October 25, 2007
State Sen. James ?Sonny? McCullough today charged his opponent with ?a remarkable and costly failure of judgment? when he appeared before a committee of the Pennsylvania Legislature to support that state?s effort to approve legalized gaming.
?As Mayor of Atlantic City in 1995, Whelan testified before the State Government Committee of the Pennsylvania House that Pennsylvania should move to legalize gaming because of the economic benefits it produced,? McCullough said.
?We?ve seen the adverse impact on Atlantic City and the entire region as a result of our neighboring state following Whelan?s advice,? McCullough said. ?Revenues have fallen sharply every month this year and the industry now faces its first year-to-year revenue decline since gaming began some 30 years ago. Layoffs have hit the industry and the tax revenue from casino operations has tumbled. ?
?Why would the Mayor of this City which enjoyed enormous economic benefits, billions in capital investment, and creation of thousands of new jobs, from casino gambling support the creation of direct, major competition less than an hour away?? McCullough asked. ?What was he thinking??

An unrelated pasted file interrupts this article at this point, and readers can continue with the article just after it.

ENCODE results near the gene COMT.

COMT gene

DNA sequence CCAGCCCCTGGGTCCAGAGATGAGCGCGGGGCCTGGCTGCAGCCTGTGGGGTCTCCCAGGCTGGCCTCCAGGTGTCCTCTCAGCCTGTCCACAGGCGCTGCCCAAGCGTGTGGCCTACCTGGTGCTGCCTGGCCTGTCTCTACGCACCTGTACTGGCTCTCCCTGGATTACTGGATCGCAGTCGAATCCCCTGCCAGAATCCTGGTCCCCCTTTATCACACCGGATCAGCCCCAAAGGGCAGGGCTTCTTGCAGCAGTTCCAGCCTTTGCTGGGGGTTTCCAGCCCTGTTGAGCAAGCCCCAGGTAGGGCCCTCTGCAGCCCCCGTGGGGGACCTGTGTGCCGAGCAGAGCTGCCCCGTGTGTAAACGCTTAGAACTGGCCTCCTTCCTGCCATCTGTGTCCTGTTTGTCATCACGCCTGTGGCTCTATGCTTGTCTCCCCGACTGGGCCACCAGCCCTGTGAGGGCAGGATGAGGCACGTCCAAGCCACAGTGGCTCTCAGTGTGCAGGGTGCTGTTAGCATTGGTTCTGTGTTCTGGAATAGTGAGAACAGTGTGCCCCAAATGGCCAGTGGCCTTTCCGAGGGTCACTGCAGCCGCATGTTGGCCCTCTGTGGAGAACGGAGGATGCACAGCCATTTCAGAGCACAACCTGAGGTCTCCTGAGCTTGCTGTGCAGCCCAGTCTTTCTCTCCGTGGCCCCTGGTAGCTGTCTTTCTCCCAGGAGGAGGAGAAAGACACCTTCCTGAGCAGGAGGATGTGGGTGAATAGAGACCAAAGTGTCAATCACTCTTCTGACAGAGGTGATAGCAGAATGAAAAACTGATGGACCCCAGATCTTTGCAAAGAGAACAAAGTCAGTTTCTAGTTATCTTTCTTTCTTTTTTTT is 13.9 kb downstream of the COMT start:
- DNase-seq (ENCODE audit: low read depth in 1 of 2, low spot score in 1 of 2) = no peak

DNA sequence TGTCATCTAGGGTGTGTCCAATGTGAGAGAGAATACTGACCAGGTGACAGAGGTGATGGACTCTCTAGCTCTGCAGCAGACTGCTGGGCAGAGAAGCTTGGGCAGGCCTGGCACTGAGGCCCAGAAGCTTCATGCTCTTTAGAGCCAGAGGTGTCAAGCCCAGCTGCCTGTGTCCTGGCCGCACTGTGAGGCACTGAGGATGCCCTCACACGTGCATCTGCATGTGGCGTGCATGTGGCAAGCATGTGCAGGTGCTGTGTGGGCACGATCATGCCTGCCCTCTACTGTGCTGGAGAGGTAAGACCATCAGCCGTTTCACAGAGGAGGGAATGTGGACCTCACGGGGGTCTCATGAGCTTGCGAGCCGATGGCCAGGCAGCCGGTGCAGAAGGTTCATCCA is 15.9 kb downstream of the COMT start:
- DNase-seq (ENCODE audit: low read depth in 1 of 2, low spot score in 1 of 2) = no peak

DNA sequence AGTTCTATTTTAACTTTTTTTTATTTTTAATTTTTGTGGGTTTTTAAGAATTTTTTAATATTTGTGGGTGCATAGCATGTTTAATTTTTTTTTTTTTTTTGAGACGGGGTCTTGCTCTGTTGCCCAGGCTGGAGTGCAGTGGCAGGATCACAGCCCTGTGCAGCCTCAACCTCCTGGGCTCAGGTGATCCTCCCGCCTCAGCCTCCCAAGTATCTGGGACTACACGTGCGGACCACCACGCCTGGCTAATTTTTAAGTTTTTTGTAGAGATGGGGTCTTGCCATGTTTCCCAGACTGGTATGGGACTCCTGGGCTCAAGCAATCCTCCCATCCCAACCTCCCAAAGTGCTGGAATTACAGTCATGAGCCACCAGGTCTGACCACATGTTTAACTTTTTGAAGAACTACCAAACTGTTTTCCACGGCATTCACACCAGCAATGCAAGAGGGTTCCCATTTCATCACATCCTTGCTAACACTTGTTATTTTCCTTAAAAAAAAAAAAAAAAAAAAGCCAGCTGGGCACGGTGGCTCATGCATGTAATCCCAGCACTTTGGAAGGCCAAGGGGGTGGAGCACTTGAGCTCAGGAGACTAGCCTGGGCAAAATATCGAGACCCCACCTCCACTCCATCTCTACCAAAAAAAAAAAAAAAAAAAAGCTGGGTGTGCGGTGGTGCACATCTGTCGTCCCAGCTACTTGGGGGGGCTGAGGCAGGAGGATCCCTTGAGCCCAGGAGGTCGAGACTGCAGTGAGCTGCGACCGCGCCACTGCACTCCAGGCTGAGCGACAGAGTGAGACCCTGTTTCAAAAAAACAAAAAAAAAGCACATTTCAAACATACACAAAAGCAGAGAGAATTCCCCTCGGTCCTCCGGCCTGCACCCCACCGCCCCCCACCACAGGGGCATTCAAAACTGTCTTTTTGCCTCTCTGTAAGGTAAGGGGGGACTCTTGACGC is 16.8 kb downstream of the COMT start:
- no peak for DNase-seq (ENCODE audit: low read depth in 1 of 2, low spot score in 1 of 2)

The casino hotel industry has been the greatest single economic engine in South Jersey, creating 45,000 jobs with salaries and benefits of nearly $2 billion per year.
?The tax revenue it produces allows the state to spend some $400 million a year to help senior citizens and the disabled
purchase prescription drugs and pay utility bills,? he said. ?Moreover, the industry pays 80 per cent of all the property taxes collected in Atlantic City. Yet, Jim Whelan, in his official capacity as Mayor, gave his blessing to the effort to bring serious competition to nearby Pennsylvania and place the economic health of this region in jeopardy.?
?It?s impossible to think of a more devastating act,? he said.
?Whelan exercised exceedingly poor judgment in supporting the gaming proposal in Pennsylvania and it?s come back to haunt and harm us in Atlantic County,? McCullough said.
?It?s the same type of bad judgment Whelan was guilty of last year when he joined his Camden County allies in shutting down state government and the casino industry, throwing 45,000 people out of work and costing working men and women $9 million in salaries and tips,? McCullough said.